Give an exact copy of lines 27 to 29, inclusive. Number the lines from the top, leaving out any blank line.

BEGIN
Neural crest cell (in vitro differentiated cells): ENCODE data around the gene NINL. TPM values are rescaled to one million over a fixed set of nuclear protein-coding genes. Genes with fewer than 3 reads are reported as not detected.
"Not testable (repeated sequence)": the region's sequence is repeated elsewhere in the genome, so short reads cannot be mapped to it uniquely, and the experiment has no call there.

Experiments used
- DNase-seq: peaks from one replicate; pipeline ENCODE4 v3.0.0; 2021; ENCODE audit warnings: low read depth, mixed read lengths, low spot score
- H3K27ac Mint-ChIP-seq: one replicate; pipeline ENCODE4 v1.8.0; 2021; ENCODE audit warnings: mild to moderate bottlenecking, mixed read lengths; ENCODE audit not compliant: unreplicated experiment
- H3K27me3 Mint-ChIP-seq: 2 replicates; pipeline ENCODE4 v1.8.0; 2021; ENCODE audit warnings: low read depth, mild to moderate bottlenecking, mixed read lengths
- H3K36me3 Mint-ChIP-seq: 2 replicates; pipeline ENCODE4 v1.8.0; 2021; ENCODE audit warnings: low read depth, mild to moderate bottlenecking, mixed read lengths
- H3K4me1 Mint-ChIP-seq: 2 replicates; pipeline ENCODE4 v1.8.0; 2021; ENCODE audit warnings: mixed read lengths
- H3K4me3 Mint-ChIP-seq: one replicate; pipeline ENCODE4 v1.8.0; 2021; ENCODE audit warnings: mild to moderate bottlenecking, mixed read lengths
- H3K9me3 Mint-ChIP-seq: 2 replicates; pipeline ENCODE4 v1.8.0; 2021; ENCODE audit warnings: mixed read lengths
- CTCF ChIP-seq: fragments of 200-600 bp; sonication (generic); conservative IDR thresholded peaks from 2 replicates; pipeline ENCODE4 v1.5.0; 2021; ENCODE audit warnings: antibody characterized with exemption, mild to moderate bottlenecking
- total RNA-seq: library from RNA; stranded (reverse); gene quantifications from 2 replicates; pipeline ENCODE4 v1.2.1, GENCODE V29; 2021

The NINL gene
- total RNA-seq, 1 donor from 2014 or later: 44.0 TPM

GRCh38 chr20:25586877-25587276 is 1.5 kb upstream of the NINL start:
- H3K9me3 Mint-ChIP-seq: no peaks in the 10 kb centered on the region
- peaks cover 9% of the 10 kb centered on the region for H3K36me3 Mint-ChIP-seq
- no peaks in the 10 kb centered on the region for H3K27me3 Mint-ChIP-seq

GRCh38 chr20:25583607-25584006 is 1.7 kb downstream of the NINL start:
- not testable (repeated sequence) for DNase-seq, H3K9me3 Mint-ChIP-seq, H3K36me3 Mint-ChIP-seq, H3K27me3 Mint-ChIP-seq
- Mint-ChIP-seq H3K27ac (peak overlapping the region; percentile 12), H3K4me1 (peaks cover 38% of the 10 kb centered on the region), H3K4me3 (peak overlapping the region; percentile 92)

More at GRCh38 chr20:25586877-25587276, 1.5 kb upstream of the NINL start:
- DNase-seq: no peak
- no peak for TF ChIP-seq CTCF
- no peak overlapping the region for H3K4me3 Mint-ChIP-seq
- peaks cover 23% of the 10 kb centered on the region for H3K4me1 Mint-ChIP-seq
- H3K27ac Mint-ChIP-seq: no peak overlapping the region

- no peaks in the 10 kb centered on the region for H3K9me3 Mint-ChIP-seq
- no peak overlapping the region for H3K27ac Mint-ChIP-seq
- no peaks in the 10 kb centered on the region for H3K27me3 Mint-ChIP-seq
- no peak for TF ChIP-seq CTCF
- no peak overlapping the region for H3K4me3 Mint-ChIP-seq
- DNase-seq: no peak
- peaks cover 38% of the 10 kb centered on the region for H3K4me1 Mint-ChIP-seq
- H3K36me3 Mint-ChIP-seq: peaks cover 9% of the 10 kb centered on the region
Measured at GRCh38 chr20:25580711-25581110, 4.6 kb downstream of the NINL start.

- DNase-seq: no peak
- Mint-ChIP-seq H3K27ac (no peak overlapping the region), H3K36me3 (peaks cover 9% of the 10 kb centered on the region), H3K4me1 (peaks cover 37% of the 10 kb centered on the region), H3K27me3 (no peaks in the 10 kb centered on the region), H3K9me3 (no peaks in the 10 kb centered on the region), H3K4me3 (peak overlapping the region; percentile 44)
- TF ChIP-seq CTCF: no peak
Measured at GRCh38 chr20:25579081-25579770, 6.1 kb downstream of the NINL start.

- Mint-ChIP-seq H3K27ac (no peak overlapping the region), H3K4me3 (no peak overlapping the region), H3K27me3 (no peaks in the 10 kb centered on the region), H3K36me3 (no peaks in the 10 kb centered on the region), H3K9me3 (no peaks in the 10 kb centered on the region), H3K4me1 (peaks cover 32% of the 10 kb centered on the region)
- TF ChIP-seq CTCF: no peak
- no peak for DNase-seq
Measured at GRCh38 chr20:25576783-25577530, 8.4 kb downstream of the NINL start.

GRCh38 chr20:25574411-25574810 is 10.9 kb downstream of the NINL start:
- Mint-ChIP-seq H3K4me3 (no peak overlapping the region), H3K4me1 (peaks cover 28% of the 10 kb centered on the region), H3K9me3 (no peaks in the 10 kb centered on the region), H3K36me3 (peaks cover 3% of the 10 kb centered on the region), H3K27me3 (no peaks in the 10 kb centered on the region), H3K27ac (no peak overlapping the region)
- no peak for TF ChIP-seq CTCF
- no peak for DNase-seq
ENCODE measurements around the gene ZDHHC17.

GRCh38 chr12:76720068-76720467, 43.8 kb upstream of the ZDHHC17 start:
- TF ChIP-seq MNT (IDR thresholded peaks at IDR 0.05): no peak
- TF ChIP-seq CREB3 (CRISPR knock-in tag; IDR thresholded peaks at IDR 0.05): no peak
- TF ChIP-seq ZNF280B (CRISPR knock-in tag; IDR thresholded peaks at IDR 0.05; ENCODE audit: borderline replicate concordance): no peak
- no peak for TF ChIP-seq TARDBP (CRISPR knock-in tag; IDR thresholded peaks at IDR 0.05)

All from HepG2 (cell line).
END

- H3K27ac Mint-ChIP-seq: no peak overlapping the region

- no peaks in the 10 kb centered on the region for H3K9me3 Mint-ChIP-seq
- no peak overlapping the region for H3K27ac Mint-ChIP-seq